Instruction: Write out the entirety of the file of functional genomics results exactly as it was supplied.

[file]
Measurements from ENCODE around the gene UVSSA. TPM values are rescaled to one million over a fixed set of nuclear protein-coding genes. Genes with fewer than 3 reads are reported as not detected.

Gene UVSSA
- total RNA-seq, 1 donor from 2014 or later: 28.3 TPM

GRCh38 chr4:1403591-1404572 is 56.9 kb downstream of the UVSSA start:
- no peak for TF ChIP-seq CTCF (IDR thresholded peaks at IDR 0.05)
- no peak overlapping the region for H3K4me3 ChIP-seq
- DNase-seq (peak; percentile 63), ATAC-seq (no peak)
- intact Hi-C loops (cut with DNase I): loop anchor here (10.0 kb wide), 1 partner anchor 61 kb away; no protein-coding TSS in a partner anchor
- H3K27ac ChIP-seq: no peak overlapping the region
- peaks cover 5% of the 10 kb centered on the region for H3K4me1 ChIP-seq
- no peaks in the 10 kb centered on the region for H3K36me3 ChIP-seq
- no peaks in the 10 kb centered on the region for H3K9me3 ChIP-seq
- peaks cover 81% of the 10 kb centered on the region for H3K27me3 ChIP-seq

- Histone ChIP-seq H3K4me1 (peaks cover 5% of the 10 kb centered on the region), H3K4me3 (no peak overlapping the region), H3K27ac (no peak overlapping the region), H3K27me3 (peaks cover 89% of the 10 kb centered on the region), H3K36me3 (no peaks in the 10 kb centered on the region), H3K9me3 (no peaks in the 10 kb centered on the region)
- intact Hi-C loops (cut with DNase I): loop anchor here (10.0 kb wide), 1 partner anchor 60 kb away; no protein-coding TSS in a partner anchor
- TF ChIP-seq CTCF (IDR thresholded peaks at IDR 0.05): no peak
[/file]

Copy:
Measurements from ENCODE around the gene UVSSA. TPM values are rescaled to one million over a fixed set of nuclear protein-coding genes. Genes with fewer than 3 reads are reported as not detected.

Gene UVSSA
- total RNA-seq, 1 donor from 2014 or later: 28.3 TPM

GRCh38 chr4:1403591-1404572 is 56.9 kb downstream of the UVSSA start:
- no peak for TF ChIP-seq CTCF (IDR thresholded peaks at IDR 0.05)
- no peak overlapping the region for H3K4me3 ChIP-seq
- DNase-seq (peak; percentile 63), ATAC-seq (no peak)
- intact Hi-C loops (cut with DNase I): loop anchor here (10.0 kb wide), 1 partner anchor 61 kb away; no protein-coding TSS in a partner anchor
- H3K27ac ChIP-seq: no peak overlapping the region
- peaks cover 5% of the 10 kb centered on the region for H3K4me1 ChIP-seq
- no peaks in the 10 kb centered on the region for H3K36me3 ChIP-seq
- no peaks in the 10 kb centered on the region for H3K9me3 ChIP-seq
- peaks cover 81% of the 10 kb centered on the region for H3K27me3 ChIP-seq

- Histone ChIP-seq H3K4me1 (peaks cover 5% of the 10 kb centered on the region), H3K4me3 (no peak overlapping the region), H3K27ac (no peak overlapping the region), H3K27me3 (peaks cover 89% of the 10 kb centered on the region), H3K36me3 (no peaks in the 10 kb centered on the region), H3K9me3 (no peaks in the 10 kb centered on the region)
- intact Hi-C loops (cut with DNase I): loop anchor here (10.0 kb wide), 1 partner anchor 60 kb away; no protein-coding TSS in a partner anchor
- TF ChIP-seq CTCF (IDR thresholded peaks at IDR 0.05): no peak